Example 4.1: To convert the base 10 number 3145 to hexadecimal, divide 3145 by 16 to get So the lowest digit is eleven which is denoted B. Next divide 196 by 16 to get and so the next digit is 4. Finally, and so the high order digit is twelve or C. The number 3147 in base 10 is equal to the number C4B in base 16.

Example 4.2:Calculate

1. First, let's calculate it using the same algorithm as one uses in school. Here is the calculation:
```          C4B
C4B
---
8739
312C
9384
------
971DF9
```

To understand this, recall that and so by the distributive law:

The three terms on the right are written above in the three lines between the horizontal bars. Instead of writing multiplying the lines by 10 (hex) and (hex), the numbers are simply written one and two columns to the left of the where they would normally be written.

To see how one calculates , write this as

Verify that this is precisely what you do when you do multiplication in base 10; then check the other two subproducts and the final addition.

Now check your work: We know that C4B is 3145 in base 10. So its square in base 10 is in base 10 which converted to base 16 is 971DF9. Check the computation! Of course, if the two answers do not match, there must be an error in the computation.

Repeating decimals are possibly infinite decimals whose digits eventually start to repeat themselves, numbers like 3.14141414... Such numbers are actually rational numbers. To see this, we will need:

Proposition 4.1: (Geometric Series) One has

In particular, if x is a number less than 1 in absolute value, then

Proof: Use the distributive law to expand out the left side of the first equation. All but two of the terms subtract out leaving the two terms on the right hand side. To see the second assertion, divide both sides of the first equation by . As grows larger and larger, the term approaches 0 because .

We can use the Proposition to evaluate our infinite decimal:

A similar argument shows that any repeating decimal represents a rational number. Conversely, if you have a rational number p/q, then you can expand it out into a decimal by using the standard long division algorithm. At each stage in the computation, the remainder is a number between 0 and q - 1. As soon as the remainder repeats, the sequence of digits also repeat; so, the decimal expansion of a rational number is repeating. The formal result is:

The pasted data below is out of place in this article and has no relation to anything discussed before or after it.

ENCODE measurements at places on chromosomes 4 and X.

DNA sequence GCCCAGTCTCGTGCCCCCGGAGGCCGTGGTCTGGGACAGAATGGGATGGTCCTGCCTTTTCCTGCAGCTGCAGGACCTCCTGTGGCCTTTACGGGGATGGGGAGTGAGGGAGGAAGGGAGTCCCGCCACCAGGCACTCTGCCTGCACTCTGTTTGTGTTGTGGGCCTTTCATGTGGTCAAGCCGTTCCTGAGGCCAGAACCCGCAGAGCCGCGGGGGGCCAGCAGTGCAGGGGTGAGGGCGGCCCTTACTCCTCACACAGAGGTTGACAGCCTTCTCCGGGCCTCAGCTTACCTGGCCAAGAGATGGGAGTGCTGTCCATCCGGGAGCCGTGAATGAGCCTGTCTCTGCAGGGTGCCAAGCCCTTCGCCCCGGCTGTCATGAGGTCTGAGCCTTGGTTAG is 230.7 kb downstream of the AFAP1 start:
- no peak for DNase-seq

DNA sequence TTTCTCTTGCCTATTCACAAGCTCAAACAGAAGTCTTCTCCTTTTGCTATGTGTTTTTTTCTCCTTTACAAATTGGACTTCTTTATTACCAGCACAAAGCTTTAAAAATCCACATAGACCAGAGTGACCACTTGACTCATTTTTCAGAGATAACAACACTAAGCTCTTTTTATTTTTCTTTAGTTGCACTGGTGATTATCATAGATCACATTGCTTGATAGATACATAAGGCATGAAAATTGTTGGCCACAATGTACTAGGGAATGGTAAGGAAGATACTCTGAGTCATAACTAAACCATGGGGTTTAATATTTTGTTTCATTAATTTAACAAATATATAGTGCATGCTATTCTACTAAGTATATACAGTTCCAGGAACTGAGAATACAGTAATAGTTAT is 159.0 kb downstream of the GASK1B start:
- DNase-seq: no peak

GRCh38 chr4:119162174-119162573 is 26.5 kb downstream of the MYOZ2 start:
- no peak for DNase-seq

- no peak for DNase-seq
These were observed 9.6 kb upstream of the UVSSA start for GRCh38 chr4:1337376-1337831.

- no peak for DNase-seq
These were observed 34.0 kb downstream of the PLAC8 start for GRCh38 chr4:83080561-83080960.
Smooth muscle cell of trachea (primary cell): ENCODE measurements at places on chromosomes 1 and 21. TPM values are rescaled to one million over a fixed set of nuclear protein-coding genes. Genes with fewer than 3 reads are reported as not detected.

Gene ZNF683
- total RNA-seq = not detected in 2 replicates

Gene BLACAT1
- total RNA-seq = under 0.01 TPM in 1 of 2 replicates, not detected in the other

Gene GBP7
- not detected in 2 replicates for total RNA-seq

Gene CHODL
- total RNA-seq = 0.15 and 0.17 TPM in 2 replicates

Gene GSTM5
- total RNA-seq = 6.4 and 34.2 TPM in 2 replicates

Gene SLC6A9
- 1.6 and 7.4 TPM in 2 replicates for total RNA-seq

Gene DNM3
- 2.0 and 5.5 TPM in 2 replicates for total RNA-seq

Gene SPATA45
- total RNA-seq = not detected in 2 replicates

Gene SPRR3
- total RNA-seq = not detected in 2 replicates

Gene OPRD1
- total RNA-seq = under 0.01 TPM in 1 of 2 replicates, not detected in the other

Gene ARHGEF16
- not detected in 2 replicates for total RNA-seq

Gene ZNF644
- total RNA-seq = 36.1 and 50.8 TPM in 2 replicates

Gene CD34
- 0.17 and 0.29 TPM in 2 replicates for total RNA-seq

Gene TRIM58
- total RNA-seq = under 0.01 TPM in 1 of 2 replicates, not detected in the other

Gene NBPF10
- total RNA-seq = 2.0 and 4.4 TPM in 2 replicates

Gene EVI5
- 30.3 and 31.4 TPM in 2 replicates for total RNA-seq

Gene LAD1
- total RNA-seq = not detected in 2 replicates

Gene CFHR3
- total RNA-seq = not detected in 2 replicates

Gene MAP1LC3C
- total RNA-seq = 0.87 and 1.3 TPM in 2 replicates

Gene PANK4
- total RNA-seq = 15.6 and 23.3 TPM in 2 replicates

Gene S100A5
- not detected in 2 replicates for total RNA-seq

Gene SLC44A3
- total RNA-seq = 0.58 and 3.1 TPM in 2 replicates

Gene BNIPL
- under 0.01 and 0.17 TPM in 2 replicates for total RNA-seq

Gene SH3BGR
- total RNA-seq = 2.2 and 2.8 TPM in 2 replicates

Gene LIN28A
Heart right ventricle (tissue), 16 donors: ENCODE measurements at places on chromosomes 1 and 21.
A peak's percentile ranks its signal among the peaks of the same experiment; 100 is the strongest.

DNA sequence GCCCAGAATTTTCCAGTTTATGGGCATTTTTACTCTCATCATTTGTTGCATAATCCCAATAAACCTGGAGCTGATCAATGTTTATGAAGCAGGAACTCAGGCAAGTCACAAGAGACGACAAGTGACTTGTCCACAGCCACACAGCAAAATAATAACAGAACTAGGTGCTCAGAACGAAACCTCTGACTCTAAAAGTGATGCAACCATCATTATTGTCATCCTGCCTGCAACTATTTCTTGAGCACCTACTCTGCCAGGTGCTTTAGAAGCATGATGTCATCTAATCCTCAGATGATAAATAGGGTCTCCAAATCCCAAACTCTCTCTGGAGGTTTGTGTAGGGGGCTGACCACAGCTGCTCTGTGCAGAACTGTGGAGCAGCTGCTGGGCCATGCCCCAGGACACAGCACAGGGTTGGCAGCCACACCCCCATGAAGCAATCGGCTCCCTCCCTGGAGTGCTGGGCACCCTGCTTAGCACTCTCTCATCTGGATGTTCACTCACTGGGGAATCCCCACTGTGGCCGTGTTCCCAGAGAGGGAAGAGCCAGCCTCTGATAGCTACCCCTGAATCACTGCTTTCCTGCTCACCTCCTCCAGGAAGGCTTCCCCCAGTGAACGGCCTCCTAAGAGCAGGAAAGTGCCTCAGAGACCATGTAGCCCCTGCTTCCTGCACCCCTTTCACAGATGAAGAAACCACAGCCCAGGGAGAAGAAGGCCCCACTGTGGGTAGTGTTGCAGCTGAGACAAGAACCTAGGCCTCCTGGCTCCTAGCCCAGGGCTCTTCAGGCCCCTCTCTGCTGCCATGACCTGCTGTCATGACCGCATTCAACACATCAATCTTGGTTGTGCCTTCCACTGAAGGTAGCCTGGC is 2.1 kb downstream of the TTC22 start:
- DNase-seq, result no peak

Proposition 4.2: Every repeating decimal represents a rational number and every rational number has a repeating decimal expansion.

Although we argued in base 10 numerals, everything works anlaogously regardless of which base we work in.

Corollary 4.1: There exist real numbers which are not rational.

Proof: Any decimal expansion which is not repeating represents a real number which is not rational.

Remark 4.1: The square root of 2 is irrational. For otherwise, we could write where and are integers with non-zero. Squaring both sides and multiplying through by , one gets . Now express and as products of primes and substitute these into this last equation. Because integers factor uniquely, we have a contradiction, because the left side of the equation would have an odd number of factors of 2 and the right side would have an even number of factors of 2.

## 1.5 Ordered Fields

Definition 5.1: An ordered field F is a field (i.e. a set with addition and multiplication satisfying the conditions of Definition 2) with a binary relation < which satisfies:

1. (Trichotomy) For every pair of elements a and b in F, exactly one of the following is true: a < b, a = b, and b < a.
2. (Transitivity) Let a, b, c be arbitrary elements of F. If a < b and b < c, then a < c.
3. If a, b, and c in F satisfy a < b, then a + c < b + c.
4. If a, b, and c in F satisfy a < b and 0 < c, then ac < bc.

Fact: If F is an ordered field, then 0 < 1.

Proof: By Definition 2, and so by trichotomy, if the the fact were wrong, then we would have a field F with 1 < 0. By property iii, we would have 1 + (-1) < 0 + (-1) and so 0 < -1. But then using property iv, we would have . By Proposition 2, the left side is 0 and so . This contradicts trichotomy and so the assertion must be true.

If F is an ordered field, an element a in F is called positive if 0 < a.

Proposition 5.1: The set P of positive elements in an ordered field F satisfy:

1. (Trichotomy) For every a in F, exactly one of the following conditions holds: a is in P, a = 0, and -a is in P.
2. (Closure) If a and b are in P, then so are a + b and ab.

Proof: (i) By property i of the Definition 3, exactly one of a < 0, a = 0, and 0 < a must be true. If a < 0, then by property iii of Definition 3, we have a + (-a) < 0 + (-a) and so 0 < -a. Conversely, if 0 < -a, adding a to both sides gives a < 0. So the three conditions are the same as -a is in P, a = 0, and a is in P.

(ii) Suppose a and b are in P. Then 0 < a and by property iii of Definition 3, we have 0 + b < a + b and . Since 0 < b and b < a + b, transitivity implies that 0 < a + b. Since by Proposition 2, we have 0 < ab.